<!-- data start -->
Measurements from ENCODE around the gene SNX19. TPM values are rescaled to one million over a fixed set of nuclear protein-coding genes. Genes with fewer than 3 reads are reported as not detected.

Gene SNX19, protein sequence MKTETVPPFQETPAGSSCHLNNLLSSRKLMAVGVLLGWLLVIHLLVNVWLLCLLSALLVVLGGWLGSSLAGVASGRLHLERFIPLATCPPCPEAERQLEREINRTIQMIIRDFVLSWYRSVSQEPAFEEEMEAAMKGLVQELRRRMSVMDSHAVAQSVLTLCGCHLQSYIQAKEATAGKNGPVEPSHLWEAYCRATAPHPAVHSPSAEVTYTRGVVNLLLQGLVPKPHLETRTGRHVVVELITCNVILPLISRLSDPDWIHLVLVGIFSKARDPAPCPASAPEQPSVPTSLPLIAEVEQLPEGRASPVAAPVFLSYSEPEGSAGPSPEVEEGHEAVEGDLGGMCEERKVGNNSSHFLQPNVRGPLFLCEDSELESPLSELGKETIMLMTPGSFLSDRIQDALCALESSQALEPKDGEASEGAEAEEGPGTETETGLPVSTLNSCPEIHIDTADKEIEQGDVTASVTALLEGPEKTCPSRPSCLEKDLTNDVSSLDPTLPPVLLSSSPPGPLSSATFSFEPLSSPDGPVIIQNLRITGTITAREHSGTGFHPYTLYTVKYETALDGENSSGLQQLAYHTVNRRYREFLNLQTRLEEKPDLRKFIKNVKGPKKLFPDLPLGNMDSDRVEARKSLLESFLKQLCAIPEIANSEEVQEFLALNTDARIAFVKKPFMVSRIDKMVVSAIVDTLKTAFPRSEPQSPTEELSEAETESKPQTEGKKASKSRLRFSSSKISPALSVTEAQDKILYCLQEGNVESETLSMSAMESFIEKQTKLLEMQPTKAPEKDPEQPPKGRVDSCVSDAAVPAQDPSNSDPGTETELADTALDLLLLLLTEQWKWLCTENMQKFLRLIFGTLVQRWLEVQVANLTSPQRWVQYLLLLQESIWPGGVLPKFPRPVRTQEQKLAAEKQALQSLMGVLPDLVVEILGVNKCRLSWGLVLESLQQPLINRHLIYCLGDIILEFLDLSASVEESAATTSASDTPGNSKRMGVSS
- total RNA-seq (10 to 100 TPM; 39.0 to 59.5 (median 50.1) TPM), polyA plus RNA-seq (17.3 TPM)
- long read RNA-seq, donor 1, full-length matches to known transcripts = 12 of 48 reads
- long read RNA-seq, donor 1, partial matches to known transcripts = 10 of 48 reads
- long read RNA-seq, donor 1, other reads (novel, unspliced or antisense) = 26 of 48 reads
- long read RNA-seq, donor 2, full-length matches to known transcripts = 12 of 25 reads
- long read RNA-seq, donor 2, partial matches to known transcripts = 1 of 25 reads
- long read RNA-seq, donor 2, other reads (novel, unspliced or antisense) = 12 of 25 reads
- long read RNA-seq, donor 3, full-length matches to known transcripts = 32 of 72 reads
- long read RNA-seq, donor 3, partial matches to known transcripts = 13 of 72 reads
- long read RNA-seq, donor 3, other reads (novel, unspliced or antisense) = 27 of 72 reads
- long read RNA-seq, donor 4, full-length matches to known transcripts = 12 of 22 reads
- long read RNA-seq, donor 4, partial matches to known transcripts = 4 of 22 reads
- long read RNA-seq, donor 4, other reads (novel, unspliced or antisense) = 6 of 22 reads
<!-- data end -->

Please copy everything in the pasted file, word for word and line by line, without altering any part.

Measurements from ENCODE around the gene SNX19. TPM values are rescaled to one million over a fixed set of nuclear protein-coding genes. Genes with fewer than 3 reads are reported as not detected.

Gene SNX19, protein sequence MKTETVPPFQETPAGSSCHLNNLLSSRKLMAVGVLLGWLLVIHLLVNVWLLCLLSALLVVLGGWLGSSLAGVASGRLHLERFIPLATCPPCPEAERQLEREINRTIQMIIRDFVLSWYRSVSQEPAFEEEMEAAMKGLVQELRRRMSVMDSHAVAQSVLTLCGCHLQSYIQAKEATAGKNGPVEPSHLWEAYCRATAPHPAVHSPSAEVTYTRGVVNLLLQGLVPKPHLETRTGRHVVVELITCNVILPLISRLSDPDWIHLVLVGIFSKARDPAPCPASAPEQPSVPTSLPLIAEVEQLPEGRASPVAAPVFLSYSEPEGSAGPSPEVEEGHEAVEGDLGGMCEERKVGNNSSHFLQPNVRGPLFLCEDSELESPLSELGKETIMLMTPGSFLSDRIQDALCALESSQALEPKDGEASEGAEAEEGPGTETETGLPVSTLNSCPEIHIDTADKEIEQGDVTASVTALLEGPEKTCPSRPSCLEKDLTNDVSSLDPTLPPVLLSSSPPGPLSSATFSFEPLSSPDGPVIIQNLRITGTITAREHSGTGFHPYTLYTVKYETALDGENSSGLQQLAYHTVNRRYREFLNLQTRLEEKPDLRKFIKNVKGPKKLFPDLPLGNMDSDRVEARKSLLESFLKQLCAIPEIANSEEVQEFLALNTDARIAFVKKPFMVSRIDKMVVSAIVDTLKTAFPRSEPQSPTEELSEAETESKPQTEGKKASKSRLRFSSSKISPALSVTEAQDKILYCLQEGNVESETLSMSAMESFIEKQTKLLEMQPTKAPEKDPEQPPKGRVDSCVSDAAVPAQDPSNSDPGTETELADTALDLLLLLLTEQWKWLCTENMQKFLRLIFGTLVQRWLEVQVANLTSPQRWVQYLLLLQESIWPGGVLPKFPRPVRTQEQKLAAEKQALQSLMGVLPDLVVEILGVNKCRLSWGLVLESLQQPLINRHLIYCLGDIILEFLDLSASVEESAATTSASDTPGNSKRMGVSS
- total RNA-seq (10 to 100 TPM; 39.0 to 59.5 (median 50.1) TPM), polyA plus RNA-seq (17.3 TPM)
- long read RNA-seq, donor 1, full-length matches to known transcripts = 12 of 48 reads
- long read RNA-seq, donor 1, partial matches to known transcripts = 10 of 48 reads
- long read RNA-seq, donor 1, other reads (novel, unspliced or antisense) = 26 of 48 reads
- long read RNA-seq, donor 2, full-length matches to known transcripts = 12 of 25 reads
- long read RNA-seq, donor 2, partial matches to known transcripts = 1 of 25 reads
- long read RNA-seq, donor 2, other reads (novel, unspliced or antisense) = 12 of 25 reads
- long read RNA-seq, donor 3, full-length matches to known transcripts = 32 of 72 reads
- long read RNA-seq, donor 3, partial matches to known transcripts = 13 of 72 reads
- long read RNA-seq, donor 3, other reads (novel, unspliced or antisense) = 27 of 72 reads
- long read RNA-seq, donor 4, full-length matches to known transcripts = 12 of 22 reads
- long read RNA-seq, donor 4, partial matches to known transcripts = 4 of 22 reads
- long read RNA-seq, donor 4, other reads (novel, unspliced or antisense) = 6 of 22 reads